PubDate: 2022-10-10
      DOI: 10.1017/S1368980022002154
       
  • The (scarce and circumscribed) culinary content in food-based dietary
           guidelines around the world: 1991–2021

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      Authors: Oliveira; Mariana Fernandes Brito de, Martins, Carla Adriano, Castro, Inês Rugani Ribeiro de
      Pages: 3559 - 3567
      Abstract: Objective:To evaluate the culinary content of key messages contained in food-based dietary guidelines (FBDG) available at the global online repository of the FAO of the UN.Design:Document analysis was conducted in August 2021 with data extraction of key messages explicitly related to cooking present in FBDG. Data were analysed inductively using thematic analysis.Setting:The FAO’s global repository of FBDG.Participants:Not applicable.Results:Just over half (n 39; 53·4 %) of the seventy-three FBDG analysed included at least one key message about cooking. The Latin American and Caribbean FBDG presented the greatest amount and variety of content about cooking in the key messages, whereas the Near East and North America placed less emphasis on cooking. We identified three themes: (i) healthy food preparation (n 35; 61·4 % of the fifty-seven culinary key messages identified); (ii) food hygiene (n 14; 24·6 %) and (iii) the promotion of culinary practices (n 7; 12·3 %). Albania’s key message covered two themes (food hygiene and healthy food preparation) (n 1; 1·8 %).Conclusion:FBDG are official documents that express recommendations for a healthy diet. As most of these recommendations throughout the world include foods that must be cooked prior to consumption, culinary content should gain more visibility and be presented more broadly in these official documents.
      PubDate: 2022-09-08
      DOI: 10.1017/S1368980022001938
       
  • The corporate capture of the nutrition profession in the USA: the case of
           the Academy of Nutrition and Dietetics

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      Authors: Carriedo; Angela, Pinsky, Ilana, Crosbie, Eric, Ruskin, Gary, Mialon, Melissa
      Pages: 3568 - 3582
      Abstract: Objective:The involvement of unhealthy commodity corporations in health policy and research has been identified as an important commercial determinant contributing to the rise of non-communicable diseases. In the USA, health professional associations have been subject to corporate influence. This study explores the interactions between corporations and the Academy of Nutrition and Dietetics (AND), and their implications for the profession in the USA and globally.Design:We conducted an inductive analysis of documents (2014–2020) obtained through freedom of information requests, to assess key AND actors’ dealings with food, pharmaceutical and agribusiness corporations. We also triangulated this information with publicly available data.Setting:The USA.Participants:Not applicable.Results:The AND, AND Foundation (ANDF) and its key leaders have ongoing interactions with corporations. These include AND’s leaders holding key positions in multinational food, pharmaceutical or agribusiness corporations, and AND accepting corporate financial contributions. We found the AND has invested funds in corporations such as Nestlé, PepsiCo and pharmaceutical companies, has discussed internal policies to fit industry needs and has had public positions favouring corporations.Conclusion:The documents reveal a symbiotic relationship between the AND, its Foundation and corporations. Corporations assist the AND and ANDF with financial contributions. AND acts as a pro-industry voice in some policy venues, and with public positions that clash with AND’s mission to improve health globally.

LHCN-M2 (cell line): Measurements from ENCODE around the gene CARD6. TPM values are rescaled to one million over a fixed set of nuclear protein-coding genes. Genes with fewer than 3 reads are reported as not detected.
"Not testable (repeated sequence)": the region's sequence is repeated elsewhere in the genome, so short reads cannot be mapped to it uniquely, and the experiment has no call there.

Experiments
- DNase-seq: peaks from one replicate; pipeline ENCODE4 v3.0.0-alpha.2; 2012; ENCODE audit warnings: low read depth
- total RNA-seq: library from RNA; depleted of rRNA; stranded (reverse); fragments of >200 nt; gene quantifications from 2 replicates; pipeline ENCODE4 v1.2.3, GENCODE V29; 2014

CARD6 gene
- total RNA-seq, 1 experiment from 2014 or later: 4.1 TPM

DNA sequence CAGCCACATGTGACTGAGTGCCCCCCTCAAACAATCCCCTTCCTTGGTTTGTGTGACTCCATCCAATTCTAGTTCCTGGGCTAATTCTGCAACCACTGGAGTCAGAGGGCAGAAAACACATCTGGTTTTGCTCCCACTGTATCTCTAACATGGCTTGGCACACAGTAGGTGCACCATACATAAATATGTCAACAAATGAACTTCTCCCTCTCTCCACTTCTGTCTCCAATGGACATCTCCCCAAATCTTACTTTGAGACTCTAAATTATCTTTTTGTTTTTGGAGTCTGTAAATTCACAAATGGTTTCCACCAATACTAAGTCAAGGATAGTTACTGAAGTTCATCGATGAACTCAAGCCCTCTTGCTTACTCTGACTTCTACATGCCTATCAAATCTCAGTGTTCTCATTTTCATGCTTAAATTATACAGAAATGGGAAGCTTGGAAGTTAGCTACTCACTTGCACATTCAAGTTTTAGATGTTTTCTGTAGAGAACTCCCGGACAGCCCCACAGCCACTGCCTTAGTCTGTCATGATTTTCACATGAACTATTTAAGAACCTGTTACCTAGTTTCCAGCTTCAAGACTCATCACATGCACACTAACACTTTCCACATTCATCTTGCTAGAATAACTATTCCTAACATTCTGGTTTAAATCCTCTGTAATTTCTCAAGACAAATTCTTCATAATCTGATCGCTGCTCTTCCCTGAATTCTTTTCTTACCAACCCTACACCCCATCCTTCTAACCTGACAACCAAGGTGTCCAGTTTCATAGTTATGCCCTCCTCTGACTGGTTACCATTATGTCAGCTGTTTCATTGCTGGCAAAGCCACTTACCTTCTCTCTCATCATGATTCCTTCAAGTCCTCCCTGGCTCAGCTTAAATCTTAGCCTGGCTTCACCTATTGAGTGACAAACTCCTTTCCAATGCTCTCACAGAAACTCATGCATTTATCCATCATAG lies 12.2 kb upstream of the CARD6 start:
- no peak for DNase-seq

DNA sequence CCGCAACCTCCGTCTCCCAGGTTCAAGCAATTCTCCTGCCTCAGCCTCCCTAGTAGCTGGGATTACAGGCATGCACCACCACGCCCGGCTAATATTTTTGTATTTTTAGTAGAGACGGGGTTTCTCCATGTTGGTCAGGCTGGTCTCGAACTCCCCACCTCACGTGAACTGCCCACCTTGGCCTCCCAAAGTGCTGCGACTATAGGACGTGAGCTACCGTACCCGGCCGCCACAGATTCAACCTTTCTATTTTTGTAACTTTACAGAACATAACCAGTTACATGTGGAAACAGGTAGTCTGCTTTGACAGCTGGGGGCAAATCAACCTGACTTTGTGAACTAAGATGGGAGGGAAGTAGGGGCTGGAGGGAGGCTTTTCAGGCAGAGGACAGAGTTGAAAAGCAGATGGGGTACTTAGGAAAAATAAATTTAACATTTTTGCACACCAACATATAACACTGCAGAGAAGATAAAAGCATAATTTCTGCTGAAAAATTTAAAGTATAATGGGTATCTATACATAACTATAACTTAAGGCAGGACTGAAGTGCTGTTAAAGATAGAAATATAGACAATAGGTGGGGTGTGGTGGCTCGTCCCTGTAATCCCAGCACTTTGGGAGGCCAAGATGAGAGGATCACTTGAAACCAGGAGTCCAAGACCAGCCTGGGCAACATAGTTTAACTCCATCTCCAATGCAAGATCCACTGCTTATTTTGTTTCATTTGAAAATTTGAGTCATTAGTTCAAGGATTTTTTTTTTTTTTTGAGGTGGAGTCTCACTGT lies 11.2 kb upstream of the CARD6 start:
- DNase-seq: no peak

PubDate: 2022-10-24
      DOI: 10.1017/S1368980022001835
       
  • The importance of protein variety in a higher quality and lower
           environmental impact dietary pattern

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      Authors: Ridoutt; Bradley G, Baird, Danielle, Hendrie, Gilly A
      Pages: 3583 - 3588
      Abstract: Objective:Eating a variety of nutritious foods is fundamental to good nutrition. However, this principle is challenged when recommendations seeking to improve the environmental sustainability of diets call for avoidance of foods considered to have a higher environmental footprint, such as animal-sourced foods. Our objective was to assess the implications for nutritional adequacy of protein choice across Australian adult diets preselected as having higher quality and lower environmental impact scores.Design:Each individual diet was assessed for variety of food choice within the ‘Fresh meat and alternatives’ food group defined in the Australian Dietary Guidelines, which includes protein-rich foods such as eggs, nuts, tofu and legumes in addition to animal meats. Diets were grouped according to variety score and whether they included only animal meats, only alternatives or a variety of meat and alternatives. Nutrient content was assessed relative to estimated average requirements (EAR).Setting:Australia.Participants:1700 adults participating in the Australian Health SurveyResults:For diets with higher diet quality and lower environmental impact, the likelihood of achieving nutrient EAR significantly increased as variety of food choice in the ‘Fresh meat and alternatives’ food group increased (P < 0·001). Variety score and number of serves were also correlated (r = 0·52, P < 0·001) which is relevant since most diets did not meet the recommended minimum number of serves for this food group.Conclusions:Greater variety within the ‘Fresh meat and alternatives’ food group is beneficial to meeting EAR and lower environmental impact diets can include three or more selections including foods of animal origin.
      PubDate: 2022-10-10
      DOI: 10.1017/S1368980022002221